TEHRAN - Iran has lodged a complaint with the International Court of Justice against the United States' reimposition of sanctions, the foreign ministry said on Tuesday.

The complaint was registered the previous day, spokesman Bahram Ghasemi said on the ministry's website. The goal is "to hold (the) US accountable for its unlawful re-imposition of unilateral sanctions," Foreign Minister Mohammad Javad Zarif wrote on Twitter.

"Iran is committed to the rule of law in the face of US contempt for diplomacy and legal obligations. It's imperative to counter its habit of violating (international) law," he added. The complaint came in response to Washington's decision in May to abandon the 2015 nuclear deal and reimpose sanctions on Iran.

Tehran says the action violates international obligations, including the 1955 US-Iran Treaty of Amity - an agreement signed well before Iran's 1979 revolution, but which is still invoked in ongoing legal battles.

Iran and the US have not had diplomatic relations since 1980, when American embassy officials were held hostage in Tehran. Nuclear-related sanctions will be reimposed by Washington in two phases in August and November, seeking to bar European and other foreign companies from doing business with Iran and blocking its oil sales abroad.

Iran and the other signatories to the 2015 agreement have been scrambling to preserve the limited trade deals they were able to secure since it was signed.

Zarif addressed world diplomats and Iranian businessmen at a lavish Tehran hotel on Monday night, in a meeting designed as a show of continued mutual support in the face of US aggression. "This administration in the United States doesn't know how to behave towards the world... it breaks international treaties as a tool. It is necessary to put a stop to this behaviour," Zarif said.

Austrian ambassador Stefan Scholz, whose country currently holds the presidency of the European Union, said "unorthodox and innovative measures" were being considered to allow banking transactions to continue after US sanctions return.

The ICJ is already due to hear a complaint on October 8 that Iran lodged two years ago against the United States for freezing around $2 billion of its assets held abroad. Iran is ready to boost its uranium enrichment to higher levels if talks fail with Europe on salvaging the nuclear deal, a top official said Tuesday.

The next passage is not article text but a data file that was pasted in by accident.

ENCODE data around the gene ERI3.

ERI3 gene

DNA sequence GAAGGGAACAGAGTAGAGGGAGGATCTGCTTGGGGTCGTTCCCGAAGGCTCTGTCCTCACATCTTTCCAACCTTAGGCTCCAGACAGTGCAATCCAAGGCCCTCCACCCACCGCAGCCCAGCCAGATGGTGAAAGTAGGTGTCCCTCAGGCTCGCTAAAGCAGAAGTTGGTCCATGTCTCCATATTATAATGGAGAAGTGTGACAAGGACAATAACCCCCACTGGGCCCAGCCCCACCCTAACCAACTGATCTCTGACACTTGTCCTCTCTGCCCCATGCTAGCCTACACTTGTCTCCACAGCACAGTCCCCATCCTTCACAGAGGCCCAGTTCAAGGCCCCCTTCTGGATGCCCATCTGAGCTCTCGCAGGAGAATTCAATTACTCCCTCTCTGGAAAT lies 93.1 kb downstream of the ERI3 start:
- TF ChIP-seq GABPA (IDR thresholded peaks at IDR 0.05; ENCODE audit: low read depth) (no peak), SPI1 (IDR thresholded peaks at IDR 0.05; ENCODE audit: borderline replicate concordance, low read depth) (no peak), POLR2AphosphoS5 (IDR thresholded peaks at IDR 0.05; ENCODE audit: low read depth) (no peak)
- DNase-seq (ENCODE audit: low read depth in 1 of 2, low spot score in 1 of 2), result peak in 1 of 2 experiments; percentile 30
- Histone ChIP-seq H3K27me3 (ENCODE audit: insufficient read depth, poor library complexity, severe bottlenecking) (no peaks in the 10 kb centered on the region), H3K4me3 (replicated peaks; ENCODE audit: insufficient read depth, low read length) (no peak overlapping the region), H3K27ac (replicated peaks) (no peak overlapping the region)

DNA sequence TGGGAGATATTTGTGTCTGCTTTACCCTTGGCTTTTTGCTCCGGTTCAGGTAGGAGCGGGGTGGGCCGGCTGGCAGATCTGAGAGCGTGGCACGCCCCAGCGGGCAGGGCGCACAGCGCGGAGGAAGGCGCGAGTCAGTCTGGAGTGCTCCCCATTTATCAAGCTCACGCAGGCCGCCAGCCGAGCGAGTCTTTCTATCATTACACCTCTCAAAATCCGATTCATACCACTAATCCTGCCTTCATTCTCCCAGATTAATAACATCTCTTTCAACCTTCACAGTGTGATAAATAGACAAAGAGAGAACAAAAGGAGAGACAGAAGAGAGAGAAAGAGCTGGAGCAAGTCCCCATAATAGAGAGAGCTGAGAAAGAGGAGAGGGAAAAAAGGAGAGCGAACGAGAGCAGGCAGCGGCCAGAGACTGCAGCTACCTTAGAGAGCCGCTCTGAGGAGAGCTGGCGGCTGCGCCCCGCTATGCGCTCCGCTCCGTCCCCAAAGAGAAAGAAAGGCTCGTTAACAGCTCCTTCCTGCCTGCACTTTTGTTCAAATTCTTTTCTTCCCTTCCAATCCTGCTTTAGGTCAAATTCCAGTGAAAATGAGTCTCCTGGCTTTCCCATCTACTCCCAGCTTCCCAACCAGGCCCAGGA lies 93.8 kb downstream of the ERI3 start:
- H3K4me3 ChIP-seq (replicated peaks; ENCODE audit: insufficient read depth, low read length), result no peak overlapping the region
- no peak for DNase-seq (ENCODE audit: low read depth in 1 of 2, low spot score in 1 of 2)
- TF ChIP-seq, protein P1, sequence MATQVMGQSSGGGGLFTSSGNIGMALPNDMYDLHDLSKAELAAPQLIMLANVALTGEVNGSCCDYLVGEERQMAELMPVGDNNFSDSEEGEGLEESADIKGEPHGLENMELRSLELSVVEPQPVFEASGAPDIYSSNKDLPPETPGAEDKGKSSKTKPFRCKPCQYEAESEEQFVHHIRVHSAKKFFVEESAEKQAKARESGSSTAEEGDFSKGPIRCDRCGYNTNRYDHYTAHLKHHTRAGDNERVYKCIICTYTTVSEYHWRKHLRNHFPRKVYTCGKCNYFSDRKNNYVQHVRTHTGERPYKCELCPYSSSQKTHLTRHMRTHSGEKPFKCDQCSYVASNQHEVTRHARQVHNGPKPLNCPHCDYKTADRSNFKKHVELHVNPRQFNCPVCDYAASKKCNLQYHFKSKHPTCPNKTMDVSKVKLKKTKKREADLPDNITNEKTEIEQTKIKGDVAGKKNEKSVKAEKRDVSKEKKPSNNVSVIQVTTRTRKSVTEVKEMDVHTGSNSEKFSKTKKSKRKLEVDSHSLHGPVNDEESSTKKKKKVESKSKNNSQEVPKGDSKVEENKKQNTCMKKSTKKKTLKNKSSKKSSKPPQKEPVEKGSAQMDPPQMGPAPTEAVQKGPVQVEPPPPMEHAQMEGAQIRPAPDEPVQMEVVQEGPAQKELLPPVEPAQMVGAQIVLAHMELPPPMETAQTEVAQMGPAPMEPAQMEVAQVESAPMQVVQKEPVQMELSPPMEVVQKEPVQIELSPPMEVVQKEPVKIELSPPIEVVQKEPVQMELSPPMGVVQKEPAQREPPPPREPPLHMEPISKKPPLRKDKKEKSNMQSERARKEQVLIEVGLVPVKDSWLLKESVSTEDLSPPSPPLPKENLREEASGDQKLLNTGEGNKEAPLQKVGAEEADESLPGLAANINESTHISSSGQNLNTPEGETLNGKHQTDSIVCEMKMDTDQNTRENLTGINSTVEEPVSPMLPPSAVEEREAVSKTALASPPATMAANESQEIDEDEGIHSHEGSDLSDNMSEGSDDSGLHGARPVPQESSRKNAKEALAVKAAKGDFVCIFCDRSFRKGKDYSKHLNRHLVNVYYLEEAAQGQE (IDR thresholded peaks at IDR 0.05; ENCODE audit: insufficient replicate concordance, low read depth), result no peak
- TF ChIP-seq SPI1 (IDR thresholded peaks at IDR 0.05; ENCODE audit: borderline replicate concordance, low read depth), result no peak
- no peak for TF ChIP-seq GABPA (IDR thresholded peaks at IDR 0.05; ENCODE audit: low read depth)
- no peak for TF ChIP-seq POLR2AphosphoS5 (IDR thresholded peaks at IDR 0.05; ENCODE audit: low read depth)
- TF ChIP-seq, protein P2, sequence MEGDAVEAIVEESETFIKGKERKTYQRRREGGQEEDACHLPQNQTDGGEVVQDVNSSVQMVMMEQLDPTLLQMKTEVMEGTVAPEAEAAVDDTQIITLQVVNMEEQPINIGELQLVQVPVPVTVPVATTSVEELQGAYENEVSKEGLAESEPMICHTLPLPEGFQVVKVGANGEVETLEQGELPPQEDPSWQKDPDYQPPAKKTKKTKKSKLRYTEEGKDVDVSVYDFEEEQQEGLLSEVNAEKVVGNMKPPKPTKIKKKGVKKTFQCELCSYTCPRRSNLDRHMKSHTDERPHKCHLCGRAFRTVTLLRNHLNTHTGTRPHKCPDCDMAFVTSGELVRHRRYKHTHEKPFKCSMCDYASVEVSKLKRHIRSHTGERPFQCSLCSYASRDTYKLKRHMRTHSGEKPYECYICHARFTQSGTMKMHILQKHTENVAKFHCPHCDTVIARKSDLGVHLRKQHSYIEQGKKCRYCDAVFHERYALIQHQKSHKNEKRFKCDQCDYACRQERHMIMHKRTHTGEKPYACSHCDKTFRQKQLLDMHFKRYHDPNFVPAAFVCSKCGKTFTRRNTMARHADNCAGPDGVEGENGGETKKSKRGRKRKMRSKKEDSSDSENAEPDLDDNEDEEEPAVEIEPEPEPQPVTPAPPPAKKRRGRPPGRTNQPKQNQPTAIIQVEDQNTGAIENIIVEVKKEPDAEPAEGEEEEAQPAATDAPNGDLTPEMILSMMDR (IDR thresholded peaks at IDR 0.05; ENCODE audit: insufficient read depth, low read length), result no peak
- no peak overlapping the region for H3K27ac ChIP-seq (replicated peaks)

“We have of course adopted some measures in order to prepare the ground for eventually increasing the level of enrichment if it is needed and if the negotiations with the Europeans fail,” Behrouz Kamalvandi, spokesman and vice-president of Iran’s Atomic Energy Organisation, told a news conference in Tehran.

Meanwhile, US President Donald Trump asserted Monday that Iran was being roiled by nationwide riots since he pulled out of an international nuclear deal and that Washington supports the protesters.

Trump, interviewed after his summit in Helsinki with President Vladimir Putin, said that Russia still supported the nuclear accord because it does business with the regime in Tehran, so the deal is in Moscow's interest. "It is not good for us or for the world, but they have riots in all their cities," Trump told Fox News."The inflation is rampant, going through the roof. And not that you want to hurt anybody, but that regime wouldn't let the people know that we are behind them 100 percent.

"They are having big protests all over the country, probably as big as they have ever had before. And battles happened since I terminated that deal, so we will see," he added.

Over the objections of allies, Trump in May pulled the United States from the nuclear deal signed between Tehran and world powers in 2015.

He reimposed US sanctions that had been suspended in return for controls on Tehran's nuclear programme, effectively barring many multinational firms from doing business in Iran.

Iran has been defiant in the face of the US move, saying it has left the Trump administration internationally isolated.

"The illegal logic of the United States is not supported by any of the international organisations," President Hassan Rouhani said at the weekend.

Iran has faced mounting economic woes since Trump's withdrawal announcement, with inflation rising sharply.

Its currency has plunged almost 50 percent in value in the past six months against the US dollar, prompting a rare strike earlier this month by traders in Tehran's Grand Bazaar. There have also been reports of brief scuffles and small-scale protests in recent weeks although not of mass demonstrations.